Alstom's profit hit by drop in demand for power plants

Somerset's Hinkley Point Image copyright Getty Images
Image caption Alstom will provide the technology for Somerset's Hinkley Point nuclear plant

French engineering firm Alstom has warned it will miss its full-year profit target, sending the company's shares plunging 14%.

The firm, behind some of the technology for several UK power stations including Somerset's Hinkley Point, said orders fell 12% in the first nine months of its financial year.

It blamed the drop on low orders for its new thermal power plants.

As a result, it said it would spend more cash than initially forecast.


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The company said its operating margin - a measure of profitability - would be about 7% for the year to the end of March, and would then "slightly decline" for the 2014 financial year.

As a result, it expects to use more cash than previously forecast, predicting a "moderately negative free cash flow in the second half of this year".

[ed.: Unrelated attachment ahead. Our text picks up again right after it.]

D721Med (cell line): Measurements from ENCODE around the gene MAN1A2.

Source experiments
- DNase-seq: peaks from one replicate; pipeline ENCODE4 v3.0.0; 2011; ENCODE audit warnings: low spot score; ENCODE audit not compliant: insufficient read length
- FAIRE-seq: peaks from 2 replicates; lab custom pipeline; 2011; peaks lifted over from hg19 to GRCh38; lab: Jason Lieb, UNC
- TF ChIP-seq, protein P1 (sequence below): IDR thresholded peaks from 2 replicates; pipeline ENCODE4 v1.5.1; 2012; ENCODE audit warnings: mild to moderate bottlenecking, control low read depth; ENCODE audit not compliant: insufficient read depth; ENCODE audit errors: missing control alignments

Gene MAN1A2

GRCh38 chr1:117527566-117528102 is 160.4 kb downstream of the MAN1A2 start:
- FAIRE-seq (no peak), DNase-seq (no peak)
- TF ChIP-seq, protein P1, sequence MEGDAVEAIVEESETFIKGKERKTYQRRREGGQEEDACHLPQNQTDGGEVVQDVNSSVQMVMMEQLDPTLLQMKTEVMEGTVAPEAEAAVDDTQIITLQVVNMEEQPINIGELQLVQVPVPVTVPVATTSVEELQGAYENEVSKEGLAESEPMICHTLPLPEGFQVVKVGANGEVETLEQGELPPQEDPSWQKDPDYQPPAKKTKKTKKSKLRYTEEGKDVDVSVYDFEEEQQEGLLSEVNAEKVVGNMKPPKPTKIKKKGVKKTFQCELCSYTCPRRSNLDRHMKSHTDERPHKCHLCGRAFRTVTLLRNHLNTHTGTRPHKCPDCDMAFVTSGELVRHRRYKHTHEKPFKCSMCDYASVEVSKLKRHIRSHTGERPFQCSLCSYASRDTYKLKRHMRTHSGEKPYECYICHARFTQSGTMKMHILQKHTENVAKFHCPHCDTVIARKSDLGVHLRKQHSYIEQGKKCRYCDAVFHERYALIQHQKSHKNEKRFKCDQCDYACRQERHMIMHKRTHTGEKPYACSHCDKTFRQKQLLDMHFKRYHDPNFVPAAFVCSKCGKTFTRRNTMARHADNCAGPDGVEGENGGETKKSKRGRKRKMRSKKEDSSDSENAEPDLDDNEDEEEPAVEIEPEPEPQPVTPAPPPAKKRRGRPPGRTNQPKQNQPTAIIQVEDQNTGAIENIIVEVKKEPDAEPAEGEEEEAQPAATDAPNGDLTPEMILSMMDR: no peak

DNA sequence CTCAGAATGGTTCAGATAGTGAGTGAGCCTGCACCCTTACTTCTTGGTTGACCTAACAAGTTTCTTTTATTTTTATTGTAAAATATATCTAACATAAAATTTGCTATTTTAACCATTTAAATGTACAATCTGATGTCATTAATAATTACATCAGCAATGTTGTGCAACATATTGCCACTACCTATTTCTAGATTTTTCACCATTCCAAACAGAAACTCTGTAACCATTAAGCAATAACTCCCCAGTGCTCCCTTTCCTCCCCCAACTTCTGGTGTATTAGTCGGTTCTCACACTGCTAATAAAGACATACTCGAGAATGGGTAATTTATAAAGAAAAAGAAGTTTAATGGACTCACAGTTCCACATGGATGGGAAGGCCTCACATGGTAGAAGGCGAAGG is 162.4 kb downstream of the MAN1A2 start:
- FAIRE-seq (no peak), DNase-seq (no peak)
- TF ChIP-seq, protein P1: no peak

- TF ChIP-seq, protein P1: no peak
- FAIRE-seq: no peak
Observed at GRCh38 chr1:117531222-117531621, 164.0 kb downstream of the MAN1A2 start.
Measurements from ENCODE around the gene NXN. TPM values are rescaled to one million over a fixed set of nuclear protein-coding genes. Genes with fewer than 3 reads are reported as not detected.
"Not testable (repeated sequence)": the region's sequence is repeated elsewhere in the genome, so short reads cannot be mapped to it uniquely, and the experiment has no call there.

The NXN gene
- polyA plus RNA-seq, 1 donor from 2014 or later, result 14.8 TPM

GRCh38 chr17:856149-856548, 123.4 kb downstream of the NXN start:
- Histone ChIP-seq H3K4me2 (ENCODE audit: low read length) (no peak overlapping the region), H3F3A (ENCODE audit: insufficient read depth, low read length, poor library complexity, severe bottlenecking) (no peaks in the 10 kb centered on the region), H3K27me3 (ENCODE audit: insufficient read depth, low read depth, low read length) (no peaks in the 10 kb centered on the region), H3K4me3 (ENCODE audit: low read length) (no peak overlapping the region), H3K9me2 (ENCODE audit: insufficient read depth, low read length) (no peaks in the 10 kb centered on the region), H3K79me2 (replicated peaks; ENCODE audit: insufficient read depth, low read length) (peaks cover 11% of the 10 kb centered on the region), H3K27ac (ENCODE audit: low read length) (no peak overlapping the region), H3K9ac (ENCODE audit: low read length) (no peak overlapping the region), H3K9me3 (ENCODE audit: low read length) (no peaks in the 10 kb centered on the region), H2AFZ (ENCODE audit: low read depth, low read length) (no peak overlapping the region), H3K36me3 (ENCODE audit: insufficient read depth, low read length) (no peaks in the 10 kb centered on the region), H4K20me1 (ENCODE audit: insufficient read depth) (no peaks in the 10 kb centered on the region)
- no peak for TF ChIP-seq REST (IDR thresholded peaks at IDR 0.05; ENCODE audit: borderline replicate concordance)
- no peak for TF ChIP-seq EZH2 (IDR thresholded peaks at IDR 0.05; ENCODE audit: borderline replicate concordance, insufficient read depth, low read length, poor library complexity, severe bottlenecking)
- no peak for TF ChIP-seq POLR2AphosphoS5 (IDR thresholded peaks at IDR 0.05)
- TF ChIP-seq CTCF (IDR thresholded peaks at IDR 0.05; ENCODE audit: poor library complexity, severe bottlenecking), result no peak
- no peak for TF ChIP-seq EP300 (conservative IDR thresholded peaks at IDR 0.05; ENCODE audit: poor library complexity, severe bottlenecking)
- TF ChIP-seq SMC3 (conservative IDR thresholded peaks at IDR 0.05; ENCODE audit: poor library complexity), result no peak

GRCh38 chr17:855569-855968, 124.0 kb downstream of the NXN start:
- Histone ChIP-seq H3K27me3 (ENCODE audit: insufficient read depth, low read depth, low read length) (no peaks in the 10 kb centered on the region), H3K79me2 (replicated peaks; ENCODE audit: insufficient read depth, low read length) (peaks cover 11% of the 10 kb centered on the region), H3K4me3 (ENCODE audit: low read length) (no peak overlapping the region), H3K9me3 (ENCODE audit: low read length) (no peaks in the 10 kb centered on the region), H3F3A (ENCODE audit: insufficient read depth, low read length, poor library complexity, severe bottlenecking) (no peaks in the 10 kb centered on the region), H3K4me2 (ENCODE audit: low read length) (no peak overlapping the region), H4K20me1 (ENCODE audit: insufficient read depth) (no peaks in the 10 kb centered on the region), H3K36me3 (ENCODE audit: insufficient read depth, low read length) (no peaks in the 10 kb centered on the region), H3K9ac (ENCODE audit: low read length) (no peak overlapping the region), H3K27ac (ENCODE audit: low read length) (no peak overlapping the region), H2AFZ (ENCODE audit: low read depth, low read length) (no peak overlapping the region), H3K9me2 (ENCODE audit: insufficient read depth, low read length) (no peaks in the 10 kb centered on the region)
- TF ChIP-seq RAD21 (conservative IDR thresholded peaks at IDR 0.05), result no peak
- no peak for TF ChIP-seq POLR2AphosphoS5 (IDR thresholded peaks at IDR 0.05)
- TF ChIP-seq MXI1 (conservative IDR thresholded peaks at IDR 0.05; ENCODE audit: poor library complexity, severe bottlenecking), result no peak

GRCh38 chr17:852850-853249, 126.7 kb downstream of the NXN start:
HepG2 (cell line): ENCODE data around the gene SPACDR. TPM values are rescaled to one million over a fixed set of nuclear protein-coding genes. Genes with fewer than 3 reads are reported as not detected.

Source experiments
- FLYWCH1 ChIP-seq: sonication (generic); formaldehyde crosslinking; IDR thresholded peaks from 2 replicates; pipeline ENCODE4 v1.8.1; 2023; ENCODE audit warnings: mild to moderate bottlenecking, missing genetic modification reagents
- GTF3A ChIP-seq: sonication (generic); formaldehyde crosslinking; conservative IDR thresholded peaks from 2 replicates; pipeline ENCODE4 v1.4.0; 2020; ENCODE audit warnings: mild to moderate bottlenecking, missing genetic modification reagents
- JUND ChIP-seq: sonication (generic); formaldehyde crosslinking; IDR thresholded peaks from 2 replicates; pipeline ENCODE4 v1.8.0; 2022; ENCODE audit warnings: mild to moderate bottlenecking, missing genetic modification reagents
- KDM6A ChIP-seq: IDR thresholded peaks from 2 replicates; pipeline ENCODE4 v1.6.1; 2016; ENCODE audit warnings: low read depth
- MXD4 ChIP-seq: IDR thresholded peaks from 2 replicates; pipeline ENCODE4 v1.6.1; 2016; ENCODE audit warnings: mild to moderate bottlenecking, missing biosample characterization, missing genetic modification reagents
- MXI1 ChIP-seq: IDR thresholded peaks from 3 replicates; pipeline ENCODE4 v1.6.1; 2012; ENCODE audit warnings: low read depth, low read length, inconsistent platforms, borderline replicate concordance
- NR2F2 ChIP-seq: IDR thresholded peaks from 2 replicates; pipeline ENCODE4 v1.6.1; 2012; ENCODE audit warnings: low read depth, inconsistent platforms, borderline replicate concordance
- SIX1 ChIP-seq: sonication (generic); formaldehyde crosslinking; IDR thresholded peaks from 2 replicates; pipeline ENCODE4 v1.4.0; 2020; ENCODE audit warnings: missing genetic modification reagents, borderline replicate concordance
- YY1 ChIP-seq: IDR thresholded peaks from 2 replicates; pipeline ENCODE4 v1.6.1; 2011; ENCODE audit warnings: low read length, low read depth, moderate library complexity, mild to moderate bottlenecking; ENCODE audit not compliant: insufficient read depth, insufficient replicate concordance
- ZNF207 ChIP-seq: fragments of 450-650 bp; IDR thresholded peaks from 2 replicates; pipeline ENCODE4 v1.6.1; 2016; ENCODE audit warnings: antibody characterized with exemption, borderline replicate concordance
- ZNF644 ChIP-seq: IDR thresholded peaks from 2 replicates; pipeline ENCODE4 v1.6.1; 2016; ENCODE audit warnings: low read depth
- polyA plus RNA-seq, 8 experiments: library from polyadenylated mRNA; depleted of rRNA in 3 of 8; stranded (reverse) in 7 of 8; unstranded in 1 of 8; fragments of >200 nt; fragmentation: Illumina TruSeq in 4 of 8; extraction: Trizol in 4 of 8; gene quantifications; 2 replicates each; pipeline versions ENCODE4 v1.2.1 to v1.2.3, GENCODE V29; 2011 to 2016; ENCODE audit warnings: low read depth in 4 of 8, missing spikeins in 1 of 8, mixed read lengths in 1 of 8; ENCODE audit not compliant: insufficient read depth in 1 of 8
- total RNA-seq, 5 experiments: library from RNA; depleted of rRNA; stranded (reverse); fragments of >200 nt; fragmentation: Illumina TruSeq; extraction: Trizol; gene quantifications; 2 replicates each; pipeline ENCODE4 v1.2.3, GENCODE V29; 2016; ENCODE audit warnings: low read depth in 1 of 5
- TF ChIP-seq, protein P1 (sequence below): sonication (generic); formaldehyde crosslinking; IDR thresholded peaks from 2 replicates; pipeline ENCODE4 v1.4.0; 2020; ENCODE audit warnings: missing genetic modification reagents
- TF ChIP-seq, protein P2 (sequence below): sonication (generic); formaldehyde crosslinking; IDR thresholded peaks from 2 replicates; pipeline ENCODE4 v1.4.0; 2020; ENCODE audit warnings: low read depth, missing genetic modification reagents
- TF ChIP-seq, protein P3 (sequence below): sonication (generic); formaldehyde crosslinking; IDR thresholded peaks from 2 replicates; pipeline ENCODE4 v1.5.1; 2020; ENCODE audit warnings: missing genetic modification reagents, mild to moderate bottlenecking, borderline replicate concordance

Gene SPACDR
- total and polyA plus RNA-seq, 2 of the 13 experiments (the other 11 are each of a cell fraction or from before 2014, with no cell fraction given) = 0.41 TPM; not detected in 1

'Subdued' demand

Alstom, which also maintains some of the trains for the London Underground, previously forecast an operating margin near the 7.2% it reported last year, and had predicted the margin would rise to 8% over the next three years.

Orders for Alstom's thermal power turbines fell 4% to 1.56bn euros ($2.1bn; £1.3bn) in the three months to the end of December. It said demand for new plants had slowed in emerging markets, and remained "subdued" in mature markets.

"In this difficult environment, our focus remains on the implementation and acceleration of the ambitious cost savings initiatives which have been launched," said chairman and chief executive Patrick Kron.

Late last year, Mr Kron announced a plan to raise 3bn euros in cash through the sale of assets, including a minority stake in its transport unit, which makes France's high-speed TGV train.

The company is also cutting 1,300 jobs as part of a vast cost-cutting plan.

Nomura analyst Daniel Cunliffe said Alstom may have to launch a rights issue or sell a bigger stake than planned in its transport unit to fill the cash hole.

"The bigger the miss in their cash flow, the bigger the stake they need to sell," he said.

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